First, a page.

Skip to main content

Conserved Domain Database (CDD): Bringing structural biology closer to the biologist

Tuesday, October 09, 2012 — Poster Session I

1:00 p.m. – 3:00 p.m

Natcher Conference Center, Building 45




  • M.K. Derbyshire
  • S. Lu
  • F. Chitsaz
  • L.Y. Geer
  • R.C. Geer
  • N.R. Gonzales
  • M. Gwadz
  • D.I. Hurwitz
  • C.J. Lanczycki
  • F. Lu
  • G.H. Marchler
  • J.S. Song
  • N. Thanki
  • R.A. Yamashita
  • D. Zhang
  • C. Zheng
  • S.H. Bryant
  • A. Marchler-Bauer


The Protein Structure Initiative (PSI) represents a significant investment in structural biology and has led to a wealth of 3D-data characterizing many protein domain families. Its initial approach of determining novel structures indiscriminately has been criticized for a lack of impact on biomedical research, though this surge in raw data may also require better tools for the bench-biologists, so that they can utilize 3D-data more productively. NCBI’s Structure Group provides access to data derived from 3D structure, by maintaining a mirror of PDB complete with structure neighboring and tracking of molecular interactions, by establishing an archive of small molecules and information on their interactions with biological systems, and by maintaining CDD, a protein and domain family classification system. CDD uses 3D-data to detect or verify remote homologous relationships, to build accurate domain family models and classifications, to infer molecular function for previously uncharacterized families, and to annotate functional sites. CDD maintains a high level of coverage of protein structures with domain annotation, by building new family models. We present statistics on domain families curated as part of this activity, and show how 3D-data guides the annotation of functional sites, which complement site annotations from other curated collections.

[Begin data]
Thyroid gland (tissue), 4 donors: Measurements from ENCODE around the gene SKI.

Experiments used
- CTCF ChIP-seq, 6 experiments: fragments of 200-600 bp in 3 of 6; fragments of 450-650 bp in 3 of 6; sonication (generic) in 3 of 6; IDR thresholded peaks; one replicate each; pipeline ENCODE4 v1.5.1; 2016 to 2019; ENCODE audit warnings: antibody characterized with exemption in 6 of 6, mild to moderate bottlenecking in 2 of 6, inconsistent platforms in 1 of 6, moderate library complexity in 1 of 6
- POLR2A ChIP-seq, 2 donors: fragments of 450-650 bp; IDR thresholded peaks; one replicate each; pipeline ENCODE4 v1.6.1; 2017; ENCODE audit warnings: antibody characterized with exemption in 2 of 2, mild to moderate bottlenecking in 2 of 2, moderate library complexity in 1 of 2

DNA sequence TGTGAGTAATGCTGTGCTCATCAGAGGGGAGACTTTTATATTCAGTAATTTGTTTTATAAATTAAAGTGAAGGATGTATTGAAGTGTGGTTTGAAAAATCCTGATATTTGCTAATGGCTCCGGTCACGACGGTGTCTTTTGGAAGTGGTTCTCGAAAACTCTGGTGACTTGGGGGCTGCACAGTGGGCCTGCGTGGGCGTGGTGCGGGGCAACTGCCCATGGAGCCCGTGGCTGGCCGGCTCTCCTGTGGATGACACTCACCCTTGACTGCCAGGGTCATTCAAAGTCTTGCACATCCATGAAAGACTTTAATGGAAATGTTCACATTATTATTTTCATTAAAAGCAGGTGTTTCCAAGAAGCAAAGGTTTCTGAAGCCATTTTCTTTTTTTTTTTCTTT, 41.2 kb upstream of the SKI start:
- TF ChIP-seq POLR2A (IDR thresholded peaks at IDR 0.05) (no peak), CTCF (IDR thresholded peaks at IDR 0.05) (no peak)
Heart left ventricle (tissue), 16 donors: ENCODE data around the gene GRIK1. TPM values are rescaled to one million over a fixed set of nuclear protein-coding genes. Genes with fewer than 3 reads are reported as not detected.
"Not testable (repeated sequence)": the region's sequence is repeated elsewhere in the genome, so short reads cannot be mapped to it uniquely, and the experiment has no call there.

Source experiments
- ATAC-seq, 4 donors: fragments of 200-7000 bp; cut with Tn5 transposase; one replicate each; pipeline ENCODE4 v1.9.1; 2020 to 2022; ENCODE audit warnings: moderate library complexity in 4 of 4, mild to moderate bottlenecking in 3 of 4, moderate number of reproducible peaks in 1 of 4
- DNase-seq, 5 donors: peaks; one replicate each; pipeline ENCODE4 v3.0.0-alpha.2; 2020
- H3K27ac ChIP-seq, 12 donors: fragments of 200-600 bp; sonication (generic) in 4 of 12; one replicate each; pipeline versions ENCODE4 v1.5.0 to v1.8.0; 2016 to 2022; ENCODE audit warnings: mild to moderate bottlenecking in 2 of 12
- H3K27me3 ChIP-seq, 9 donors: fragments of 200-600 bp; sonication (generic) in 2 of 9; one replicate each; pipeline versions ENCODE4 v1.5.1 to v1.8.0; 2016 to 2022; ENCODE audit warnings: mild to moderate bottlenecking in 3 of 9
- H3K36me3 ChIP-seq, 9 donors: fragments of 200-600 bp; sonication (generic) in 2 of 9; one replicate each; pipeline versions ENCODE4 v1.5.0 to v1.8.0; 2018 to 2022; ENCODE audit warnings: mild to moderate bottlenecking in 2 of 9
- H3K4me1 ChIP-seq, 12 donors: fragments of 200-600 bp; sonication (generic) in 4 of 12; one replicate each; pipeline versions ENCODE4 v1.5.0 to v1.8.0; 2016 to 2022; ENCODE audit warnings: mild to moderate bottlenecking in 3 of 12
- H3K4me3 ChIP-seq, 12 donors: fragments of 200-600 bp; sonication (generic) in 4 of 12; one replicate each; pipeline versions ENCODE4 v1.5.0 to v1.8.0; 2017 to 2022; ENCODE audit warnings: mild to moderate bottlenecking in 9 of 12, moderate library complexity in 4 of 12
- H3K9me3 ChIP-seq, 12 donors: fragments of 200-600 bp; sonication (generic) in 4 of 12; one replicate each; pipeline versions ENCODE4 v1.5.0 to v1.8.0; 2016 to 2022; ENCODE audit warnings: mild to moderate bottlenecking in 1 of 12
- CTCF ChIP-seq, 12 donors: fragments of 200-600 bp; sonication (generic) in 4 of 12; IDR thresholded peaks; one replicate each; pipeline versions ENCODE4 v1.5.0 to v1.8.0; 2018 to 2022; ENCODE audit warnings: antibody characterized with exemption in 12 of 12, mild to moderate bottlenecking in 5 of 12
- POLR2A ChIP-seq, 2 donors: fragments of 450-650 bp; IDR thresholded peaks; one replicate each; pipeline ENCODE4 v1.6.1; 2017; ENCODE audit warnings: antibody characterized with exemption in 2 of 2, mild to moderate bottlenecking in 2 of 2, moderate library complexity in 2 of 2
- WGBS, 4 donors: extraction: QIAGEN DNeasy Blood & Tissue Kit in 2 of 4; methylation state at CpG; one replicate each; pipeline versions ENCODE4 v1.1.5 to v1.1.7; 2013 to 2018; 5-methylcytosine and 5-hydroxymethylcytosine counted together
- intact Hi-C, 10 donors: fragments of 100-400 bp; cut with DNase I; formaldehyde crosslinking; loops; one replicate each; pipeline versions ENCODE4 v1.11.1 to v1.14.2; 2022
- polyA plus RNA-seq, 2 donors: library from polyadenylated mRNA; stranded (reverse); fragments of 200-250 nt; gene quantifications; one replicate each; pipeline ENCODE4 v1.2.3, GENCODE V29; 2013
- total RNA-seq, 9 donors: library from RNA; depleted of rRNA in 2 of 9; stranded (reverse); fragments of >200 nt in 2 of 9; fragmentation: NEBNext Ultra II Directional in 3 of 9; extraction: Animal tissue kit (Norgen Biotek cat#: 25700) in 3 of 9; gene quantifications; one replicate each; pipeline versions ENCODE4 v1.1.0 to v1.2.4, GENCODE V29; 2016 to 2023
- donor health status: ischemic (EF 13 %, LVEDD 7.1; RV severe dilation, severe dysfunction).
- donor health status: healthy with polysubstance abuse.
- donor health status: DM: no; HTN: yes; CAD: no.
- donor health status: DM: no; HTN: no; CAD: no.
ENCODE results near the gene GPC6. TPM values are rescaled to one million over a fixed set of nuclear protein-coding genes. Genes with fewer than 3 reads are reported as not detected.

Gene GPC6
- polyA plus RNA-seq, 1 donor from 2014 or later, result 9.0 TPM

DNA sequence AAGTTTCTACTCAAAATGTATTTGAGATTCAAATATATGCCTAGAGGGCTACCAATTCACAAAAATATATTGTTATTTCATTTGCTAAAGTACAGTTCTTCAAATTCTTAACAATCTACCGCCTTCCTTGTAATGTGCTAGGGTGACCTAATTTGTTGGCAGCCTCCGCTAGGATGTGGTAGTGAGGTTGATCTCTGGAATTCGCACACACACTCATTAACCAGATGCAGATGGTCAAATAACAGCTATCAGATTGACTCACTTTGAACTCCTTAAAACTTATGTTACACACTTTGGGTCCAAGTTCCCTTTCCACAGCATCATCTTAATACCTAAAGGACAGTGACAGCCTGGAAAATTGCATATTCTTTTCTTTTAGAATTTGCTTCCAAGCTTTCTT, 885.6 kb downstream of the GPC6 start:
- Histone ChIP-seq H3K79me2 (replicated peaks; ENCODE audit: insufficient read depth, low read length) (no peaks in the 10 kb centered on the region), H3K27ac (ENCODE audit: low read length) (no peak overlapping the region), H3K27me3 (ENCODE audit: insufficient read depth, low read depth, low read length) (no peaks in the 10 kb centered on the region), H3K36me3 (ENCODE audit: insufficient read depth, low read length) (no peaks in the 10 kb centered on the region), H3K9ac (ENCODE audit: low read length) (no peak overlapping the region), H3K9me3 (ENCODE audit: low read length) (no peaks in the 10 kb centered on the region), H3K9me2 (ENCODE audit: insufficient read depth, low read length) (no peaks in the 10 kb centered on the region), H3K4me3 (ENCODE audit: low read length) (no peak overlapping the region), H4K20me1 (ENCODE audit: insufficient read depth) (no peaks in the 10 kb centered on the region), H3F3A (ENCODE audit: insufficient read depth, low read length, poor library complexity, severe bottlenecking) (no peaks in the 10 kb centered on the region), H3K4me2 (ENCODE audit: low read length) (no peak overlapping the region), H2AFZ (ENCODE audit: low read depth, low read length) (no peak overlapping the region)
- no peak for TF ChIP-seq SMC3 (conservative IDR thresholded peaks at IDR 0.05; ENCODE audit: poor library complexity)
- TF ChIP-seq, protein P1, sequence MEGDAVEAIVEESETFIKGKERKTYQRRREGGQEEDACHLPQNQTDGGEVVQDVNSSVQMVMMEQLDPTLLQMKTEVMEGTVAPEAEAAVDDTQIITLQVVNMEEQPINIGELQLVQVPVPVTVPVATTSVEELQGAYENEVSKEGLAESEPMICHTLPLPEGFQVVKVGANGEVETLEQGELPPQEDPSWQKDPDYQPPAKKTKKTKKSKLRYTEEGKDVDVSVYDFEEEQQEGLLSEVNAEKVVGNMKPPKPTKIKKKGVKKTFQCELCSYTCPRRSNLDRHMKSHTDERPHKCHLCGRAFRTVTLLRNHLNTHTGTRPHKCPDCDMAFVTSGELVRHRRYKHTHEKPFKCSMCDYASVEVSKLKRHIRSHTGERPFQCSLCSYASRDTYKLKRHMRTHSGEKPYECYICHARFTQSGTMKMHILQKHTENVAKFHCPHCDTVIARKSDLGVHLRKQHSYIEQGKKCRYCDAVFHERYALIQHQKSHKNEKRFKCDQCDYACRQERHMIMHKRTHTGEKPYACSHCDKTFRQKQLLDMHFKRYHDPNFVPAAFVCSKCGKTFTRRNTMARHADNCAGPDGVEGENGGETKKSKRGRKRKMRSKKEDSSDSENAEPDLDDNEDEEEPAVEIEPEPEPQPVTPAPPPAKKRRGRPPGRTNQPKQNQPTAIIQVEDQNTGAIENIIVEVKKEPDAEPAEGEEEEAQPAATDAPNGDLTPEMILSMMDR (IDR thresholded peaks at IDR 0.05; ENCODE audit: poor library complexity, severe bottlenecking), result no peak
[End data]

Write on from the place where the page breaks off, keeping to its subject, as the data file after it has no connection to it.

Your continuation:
back to top